403 F2d 923 Patton v. United States

403 F.2d 923

Alexander PATTON, Appellant,
UNITED STATES of America, Appellee.

No. 21161.

United States Court of Appeals District of Columbia Circuit.

Argued September 20, 1968.

Decided October 29, 1968.

Mr. Joseph A. McMenamin, Washington, D. C., (appointed by this court) for appellant.

Mr. Roger E. Zuckerman, Asst. U. S. Atty., with whom Messrs. David G. Bress, U. S. Atty., and Frank Q. Nebeker, Asst. U. S. Atty., were on the brief, for appellee. Mr. John A. Terry, Asst. U. S. Atty., at the time the record was filed, also entered an appearance for appellee.

Before McGOWAN, TAMM and ROBINSON, Circuit Judges.

McGOWAN, Circuit Judge:


Convicted by a jury of robbery, two assaults with a dangerous weapon, and possession of such weapon, appellant seeks reversal here because of (1) the failure of the District Court sua sponte to raise the insanity defense and (2) the receipt in evidence of identification testimony by two eye-witnesses. We find these claims unavailing and, for the reasons hereinafter set forth, we affirm.


* On the morning of April 9, 1966, Mr. Levine, the owner of a small grocery store known as the Royal Market, was confronted in his store by a man with a drawn gun who announced, "This is a holdup." When Levine said, "Who are you kidding," the robber shot Levine's clerk, one Martin, in the stomach, and proceeded to take money from the person of Levine and from the cash register.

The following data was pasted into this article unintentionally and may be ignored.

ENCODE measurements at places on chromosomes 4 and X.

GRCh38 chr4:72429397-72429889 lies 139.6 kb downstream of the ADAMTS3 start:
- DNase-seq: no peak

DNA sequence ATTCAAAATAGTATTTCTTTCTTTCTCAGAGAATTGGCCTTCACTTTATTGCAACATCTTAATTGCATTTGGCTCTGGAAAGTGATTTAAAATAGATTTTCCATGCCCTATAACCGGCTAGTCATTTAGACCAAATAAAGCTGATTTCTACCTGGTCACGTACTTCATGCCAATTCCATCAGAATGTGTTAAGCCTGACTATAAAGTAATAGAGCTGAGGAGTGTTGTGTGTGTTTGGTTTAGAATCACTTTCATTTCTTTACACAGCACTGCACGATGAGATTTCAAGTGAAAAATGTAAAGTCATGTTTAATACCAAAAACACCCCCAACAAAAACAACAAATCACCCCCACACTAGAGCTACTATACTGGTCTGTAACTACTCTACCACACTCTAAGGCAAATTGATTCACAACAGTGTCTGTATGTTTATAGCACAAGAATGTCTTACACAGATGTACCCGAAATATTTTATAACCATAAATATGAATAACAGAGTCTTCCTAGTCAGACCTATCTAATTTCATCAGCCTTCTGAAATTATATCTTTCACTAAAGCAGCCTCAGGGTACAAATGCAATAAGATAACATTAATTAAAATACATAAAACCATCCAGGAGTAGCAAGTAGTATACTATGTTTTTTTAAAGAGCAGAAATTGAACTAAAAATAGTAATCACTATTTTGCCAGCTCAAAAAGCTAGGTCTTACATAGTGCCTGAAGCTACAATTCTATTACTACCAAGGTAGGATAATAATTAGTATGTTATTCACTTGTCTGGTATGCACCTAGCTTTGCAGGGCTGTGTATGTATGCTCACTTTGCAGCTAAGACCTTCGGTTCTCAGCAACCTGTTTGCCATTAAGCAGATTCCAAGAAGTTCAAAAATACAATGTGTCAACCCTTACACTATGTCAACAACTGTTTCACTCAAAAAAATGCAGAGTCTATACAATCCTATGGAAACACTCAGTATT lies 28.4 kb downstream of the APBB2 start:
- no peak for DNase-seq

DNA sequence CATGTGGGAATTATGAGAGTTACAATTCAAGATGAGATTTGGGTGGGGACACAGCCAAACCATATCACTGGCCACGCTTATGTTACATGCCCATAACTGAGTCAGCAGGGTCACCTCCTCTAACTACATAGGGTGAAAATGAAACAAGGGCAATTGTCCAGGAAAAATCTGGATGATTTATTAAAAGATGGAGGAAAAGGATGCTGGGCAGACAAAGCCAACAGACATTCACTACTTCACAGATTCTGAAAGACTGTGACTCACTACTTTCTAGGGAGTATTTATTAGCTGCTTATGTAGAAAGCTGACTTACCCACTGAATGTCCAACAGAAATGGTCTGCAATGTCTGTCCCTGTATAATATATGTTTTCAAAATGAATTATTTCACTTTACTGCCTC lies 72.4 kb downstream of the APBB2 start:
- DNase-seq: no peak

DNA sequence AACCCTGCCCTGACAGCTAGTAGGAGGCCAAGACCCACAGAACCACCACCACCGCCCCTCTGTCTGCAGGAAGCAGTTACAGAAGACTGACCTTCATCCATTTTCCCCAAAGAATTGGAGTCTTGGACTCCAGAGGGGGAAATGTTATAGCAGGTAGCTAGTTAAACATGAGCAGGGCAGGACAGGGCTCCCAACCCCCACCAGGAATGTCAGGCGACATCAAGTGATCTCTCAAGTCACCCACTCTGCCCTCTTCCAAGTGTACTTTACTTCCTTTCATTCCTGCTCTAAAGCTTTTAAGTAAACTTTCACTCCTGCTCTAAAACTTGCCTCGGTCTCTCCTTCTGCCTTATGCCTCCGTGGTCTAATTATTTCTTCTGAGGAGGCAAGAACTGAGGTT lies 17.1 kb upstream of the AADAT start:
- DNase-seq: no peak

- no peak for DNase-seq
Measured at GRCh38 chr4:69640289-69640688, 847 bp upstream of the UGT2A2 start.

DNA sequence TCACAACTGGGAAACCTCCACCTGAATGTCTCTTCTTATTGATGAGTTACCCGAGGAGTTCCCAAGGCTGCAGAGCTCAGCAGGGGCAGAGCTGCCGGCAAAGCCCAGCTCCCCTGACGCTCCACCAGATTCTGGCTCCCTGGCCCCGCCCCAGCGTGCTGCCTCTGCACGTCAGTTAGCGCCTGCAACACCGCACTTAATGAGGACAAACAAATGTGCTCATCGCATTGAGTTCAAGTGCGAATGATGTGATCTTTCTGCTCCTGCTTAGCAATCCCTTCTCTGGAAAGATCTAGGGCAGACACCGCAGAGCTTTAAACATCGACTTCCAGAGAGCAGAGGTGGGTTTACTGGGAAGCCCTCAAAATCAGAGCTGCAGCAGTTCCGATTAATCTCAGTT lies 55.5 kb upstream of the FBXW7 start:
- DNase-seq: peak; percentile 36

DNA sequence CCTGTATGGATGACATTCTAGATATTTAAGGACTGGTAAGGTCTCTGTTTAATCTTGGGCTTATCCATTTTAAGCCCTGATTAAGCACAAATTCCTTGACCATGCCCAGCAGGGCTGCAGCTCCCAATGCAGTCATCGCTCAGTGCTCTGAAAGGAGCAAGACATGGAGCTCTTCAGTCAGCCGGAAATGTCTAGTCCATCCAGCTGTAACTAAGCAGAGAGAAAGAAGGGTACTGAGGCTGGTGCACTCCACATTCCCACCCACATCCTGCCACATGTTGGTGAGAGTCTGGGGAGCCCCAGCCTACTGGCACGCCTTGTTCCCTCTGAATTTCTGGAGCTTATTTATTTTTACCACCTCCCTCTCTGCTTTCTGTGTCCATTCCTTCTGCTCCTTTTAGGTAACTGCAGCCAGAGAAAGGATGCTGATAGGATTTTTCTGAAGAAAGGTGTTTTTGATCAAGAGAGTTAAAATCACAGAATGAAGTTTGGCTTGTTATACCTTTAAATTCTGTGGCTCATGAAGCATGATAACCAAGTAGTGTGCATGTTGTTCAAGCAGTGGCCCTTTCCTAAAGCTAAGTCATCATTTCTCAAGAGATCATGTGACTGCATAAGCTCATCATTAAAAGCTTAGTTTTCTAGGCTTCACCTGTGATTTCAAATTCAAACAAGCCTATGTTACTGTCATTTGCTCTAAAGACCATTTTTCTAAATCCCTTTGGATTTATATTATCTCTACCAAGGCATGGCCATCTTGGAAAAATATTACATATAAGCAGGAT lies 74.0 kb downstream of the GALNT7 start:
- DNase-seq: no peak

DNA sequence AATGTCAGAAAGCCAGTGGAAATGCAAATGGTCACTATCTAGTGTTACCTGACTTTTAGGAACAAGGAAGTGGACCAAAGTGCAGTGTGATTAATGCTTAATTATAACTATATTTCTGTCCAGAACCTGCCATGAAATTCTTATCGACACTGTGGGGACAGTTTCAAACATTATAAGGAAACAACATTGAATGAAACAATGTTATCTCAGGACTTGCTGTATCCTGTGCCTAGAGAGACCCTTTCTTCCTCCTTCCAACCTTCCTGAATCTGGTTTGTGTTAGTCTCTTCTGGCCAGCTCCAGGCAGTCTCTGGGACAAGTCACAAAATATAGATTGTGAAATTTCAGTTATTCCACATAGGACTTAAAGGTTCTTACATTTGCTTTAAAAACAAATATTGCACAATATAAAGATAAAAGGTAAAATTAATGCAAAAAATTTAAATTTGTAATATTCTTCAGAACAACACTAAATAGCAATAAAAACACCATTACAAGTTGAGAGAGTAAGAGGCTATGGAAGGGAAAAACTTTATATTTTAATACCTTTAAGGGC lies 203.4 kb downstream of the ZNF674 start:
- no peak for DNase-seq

Levine identified appellant in court as the robber, and testified further that he remembered appellant as one who had come into the store three days before the robbery to buy cigarettes but had lacked the requisite amount of money. Levine gave the police a description of the robber directly after the robbery, and, a few weeks later, picked appellant out of a five-man lineup at the police station. Martin, who had survived his bullet wound, also identified appellant in court, and recognized him as the man who had made the abortive effort to buy cigarettes.


After a police officer had taken the stand to testify about the lineup, the jury was dismissed for the purpose of an inquiry into the circumstances of the arrest. Two policemen testified that, while answering a robbery call to a High's Store, they saw appellant walking with two men, one of whom filled the description of one of the High's robbers. They arrested the latter, found a gun on him, and arrested his companion, who was also armed. One policeman then recognized appellant as answering the description of the man who had robbed the Fair Trade Market a few weeks before — a crime which the officer had investigated. Advising appellant of his reason for doing so, the officer then arrested appellant for the Fair Trade Market robbery.


Fifteen minutes later at the police station, appellant was picked out of a lineup by the owner of the Fair Trade Market, and was then booked on that charge. This occurred at about two in the afternoon. At nine the next morning appellant was taken before the magistrate on this charge. Just prior to that presentment, appellant was placed in a lineup with four other individuals, from which he was picked by Levine as the robber of the Royal Market — the crime involved in the conviction before us. A photograph of the lineup was produced at the trial and is a part of the record on this appeal.